Recent developments may point to a mass withdrawal of traffic summonses issued using the Automated Enforcement System (AES) with cases being withdrawn from proceedings in at least two courts since yesterday.
"This actually happened from yesterday but our lawyers were not able to attend yesterday's cases," related anti-postal summons group Kase legal adviser Zulhazmi Shariff.
"But today I was told that at the Kuala Lumpur Magistrate's Court, (Road Transport Department, RTD) officers collected the AES summonses from the respondents and told them to go home. Their cases were not heard in court."
He also related how two cases he handled today as well as eight more due for hearing tomorrow and on Friday have been postponed for one month by the DPPs concerned due to 'incomplete documentation'.
When he broached the subject of the withdrawn summonses and postponed cases with the DPPs handling these cases in the Kuala Lumpur courts, Zulhazmi ( right ) said that they were tightlipped and would only say that they had "technical problems".
Zulhazmi also said a respondent whose case was to be heard at the Putrajaya court today, had said that all respondents were given a discharge not amounting to an acquittal when the DPP withdrew the case after the charge was read out in court.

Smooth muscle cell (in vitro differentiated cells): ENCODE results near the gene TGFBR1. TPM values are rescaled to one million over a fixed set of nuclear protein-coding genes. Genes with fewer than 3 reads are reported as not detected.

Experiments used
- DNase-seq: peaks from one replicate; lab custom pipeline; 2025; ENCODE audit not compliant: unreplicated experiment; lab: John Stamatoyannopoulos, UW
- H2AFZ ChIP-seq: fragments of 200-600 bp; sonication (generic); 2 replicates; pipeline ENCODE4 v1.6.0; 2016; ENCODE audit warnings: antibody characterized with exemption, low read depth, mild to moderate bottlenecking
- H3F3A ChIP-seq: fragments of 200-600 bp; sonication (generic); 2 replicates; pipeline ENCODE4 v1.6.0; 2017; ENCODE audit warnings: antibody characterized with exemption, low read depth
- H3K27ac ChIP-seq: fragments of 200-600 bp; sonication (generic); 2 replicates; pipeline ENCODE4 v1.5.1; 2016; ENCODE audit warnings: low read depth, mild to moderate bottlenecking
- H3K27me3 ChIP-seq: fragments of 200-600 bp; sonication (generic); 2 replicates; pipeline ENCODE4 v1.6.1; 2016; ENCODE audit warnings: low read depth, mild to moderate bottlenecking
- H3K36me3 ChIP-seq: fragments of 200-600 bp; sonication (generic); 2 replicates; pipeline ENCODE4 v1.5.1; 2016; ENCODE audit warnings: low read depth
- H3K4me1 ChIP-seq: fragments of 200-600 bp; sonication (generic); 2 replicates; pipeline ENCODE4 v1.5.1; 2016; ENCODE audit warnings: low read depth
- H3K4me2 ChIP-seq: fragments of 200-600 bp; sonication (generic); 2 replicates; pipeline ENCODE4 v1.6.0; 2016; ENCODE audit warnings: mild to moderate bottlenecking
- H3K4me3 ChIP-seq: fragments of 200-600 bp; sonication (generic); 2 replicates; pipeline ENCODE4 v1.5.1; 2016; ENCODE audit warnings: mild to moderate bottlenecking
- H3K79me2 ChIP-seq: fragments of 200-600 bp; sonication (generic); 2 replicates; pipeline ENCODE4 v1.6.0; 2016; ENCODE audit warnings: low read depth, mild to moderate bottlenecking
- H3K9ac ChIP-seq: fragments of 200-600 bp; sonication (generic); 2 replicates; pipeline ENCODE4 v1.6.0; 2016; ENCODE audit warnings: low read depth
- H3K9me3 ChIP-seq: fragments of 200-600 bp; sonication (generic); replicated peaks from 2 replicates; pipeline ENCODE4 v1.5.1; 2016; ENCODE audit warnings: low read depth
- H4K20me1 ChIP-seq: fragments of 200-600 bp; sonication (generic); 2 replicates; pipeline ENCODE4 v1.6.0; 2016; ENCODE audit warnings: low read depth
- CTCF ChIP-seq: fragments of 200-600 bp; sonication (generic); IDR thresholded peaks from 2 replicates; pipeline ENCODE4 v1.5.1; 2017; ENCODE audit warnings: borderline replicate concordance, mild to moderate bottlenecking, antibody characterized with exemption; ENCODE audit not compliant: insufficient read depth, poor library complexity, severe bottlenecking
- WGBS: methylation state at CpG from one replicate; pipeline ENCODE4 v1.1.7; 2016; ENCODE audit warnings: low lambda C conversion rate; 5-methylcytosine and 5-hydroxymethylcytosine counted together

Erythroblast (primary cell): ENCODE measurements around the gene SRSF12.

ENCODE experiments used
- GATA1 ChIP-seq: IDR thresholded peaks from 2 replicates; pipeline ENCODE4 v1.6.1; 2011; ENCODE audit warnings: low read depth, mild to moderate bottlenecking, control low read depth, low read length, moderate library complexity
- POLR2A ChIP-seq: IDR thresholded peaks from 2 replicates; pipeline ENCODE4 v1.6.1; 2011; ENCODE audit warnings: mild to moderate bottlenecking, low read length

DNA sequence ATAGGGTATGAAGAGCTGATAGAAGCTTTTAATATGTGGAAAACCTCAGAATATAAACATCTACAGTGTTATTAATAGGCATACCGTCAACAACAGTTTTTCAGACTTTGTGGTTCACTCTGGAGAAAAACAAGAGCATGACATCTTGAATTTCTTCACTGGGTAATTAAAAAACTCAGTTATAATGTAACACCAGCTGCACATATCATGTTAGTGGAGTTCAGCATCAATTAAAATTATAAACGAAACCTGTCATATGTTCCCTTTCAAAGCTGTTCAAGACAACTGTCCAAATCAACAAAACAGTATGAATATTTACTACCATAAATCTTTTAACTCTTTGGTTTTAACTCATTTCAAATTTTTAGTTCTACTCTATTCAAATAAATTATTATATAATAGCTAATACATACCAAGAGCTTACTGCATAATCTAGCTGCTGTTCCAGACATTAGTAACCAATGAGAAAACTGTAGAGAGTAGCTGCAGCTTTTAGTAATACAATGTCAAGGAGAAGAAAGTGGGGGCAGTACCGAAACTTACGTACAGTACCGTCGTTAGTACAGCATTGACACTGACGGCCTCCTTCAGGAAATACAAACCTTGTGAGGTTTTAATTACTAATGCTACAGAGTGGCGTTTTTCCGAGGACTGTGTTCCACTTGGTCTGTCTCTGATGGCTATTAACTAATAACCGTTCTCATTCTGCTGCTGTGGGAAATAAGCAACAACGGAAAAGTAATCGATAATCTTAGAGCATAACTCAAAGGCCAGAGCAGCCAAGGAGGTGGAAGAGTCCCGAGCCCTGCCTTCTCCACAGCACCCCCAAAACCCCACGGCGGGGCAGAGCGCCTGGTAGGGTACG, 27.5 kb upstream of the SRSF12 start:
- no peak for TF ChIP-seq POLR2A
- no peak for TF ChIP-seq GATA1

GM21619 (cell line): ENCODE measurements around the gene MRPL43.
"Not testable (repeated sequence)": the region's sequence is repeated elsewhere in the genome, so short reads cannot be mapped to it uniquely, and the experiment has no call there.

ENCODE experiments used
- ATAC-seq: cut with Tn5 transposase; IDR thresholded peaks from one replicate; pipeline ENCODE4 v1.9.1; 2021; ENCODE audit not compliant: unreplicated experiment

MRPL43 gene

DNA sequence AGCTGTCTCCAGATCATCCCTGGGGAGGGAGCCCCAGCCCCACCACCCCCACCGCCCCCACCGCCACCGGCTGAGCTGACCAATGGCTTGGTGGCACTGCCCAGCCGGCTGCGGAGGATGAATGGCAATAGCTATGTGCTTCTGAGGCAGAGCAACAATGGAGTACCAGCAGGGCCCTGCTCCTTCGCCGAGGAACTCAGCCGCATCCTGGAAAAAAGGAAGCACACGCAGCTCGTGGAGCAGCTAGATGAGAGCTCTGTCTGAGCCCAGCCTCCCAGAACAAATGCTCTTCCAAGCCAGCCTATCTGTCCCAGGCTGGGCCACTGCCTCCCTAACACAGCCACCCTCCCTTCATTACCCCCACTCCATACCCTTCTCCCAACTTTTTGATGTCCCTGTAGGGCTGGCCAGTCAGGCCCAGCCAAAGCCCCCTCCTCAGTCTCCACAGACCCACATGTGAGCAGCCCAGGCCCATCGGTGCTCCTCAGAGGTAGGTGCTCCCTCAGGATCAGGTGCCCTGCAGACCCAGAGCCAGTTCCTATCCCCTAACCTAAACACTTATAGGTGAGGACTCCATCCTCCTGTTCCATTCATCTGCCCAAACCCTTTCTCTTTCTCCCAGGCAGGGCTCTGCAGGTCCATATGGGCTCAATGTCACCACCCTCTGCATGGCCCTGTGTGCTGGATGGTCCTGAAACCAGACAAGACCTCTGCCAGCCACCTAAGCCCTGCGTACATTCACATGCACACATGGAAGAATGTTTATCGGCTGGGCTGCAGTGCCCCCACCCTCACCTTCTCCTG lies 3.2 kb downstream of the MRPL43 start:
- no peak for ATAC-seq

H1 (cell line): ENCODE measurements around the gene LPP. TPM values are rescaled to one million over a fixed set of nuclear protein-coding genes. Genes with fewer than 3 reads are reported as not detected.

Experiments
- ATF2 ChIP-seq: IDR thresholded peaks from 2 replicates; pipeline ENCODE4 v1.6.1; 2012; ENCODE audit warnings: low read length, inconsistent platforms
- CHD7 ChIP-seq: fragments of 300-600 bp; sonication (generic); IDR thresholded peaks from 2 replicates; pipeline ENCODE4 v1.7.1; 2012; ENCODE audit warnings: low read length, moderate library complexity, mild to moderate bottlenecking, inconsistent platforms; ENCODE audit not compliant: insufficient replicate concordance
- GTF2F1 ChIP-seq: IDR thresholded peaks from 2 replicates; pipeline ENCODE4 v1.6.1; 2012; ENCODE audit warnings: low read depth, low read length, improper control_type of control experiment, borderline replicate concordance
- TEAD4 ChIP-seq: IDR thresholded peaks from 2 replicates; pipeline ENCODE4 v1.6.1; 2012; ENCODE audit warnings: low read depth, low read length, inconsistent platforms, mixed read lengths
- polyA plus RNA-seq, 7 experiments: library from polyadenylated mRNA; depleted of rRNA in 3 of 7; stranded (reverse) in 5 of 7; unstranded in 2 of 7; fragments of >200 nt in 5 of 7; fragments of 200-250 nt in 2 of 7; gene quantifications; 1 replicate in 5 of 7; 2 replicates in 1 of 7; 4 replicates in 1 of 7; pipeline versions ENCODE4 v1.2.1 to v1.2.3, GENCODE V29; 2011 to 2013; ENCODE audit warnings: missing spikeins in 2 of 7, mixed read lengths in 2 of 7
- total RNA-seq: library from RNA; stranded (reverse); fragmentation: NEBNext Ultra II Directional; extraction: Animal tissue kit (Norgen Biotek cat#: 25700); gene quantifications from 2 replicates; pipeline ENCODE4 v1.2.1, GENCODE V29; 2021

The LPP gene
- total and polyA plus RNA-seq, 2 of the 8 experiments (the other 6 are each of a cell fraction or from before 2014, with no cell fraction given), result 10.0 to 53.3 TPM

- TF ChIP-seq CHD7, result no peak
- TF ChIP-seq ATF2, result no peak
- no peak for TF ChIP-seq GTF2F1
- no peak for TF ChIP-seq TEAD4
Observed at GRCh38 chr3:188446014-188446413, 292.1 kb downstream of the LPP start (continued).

He believes that the withdrawals may be connected to legal objections to the prosecution of AES cases.
On Dec 10, the PAS legal team had argued that RTD officers do not have prosecutorial powers under the Road Transport Act and can only prosecute cases with written permission by the Attorney-General for each case handled.
Zulhazmi claimed that after this objection was recorded in four courts, RTD officers stopped prosecuting AES cases, handing these to DPPs from the Attorney-General's Chambers instead.
'Burden on respondents'
Kase chairperson and PAS veep Mahfuz Omar, who was at the press conference, said the sudden withdrawal of cases by the government is causing "undue difficulties" to both respondents and their lawyers who have to show up.
"They should have announced it beforehand and continued to withdraw the cases without need for the respondents to be present," he said.
He argued that the respondents now face loss of leave. They will also incur travel and meal expenses, as well as legal costs.
Mahfuz (left) posited that the withdrawals only reinforce Kase's argument that enforcement of the AES has been problematic from Day One and that it is based on unsound legal ground.
Asked to respond to a report today in news portal The Malaysian Insider - which quoted a Putrajaya insider as saying that the government is mulling a freeze on AES implementation to avoid overlapping with police speed traps - Mahfuz quipped: "I told you so. I had mentioned this in Parliament before."
He, however, welcomed any such freeze as further vindication of Kase's assertions against the traffic enforcement system.
In light of the "technical problems" and withdrawal of the cases, Mahfuz called on the government to cancel all 256,899 summonses issued and return the money collected in fines to date.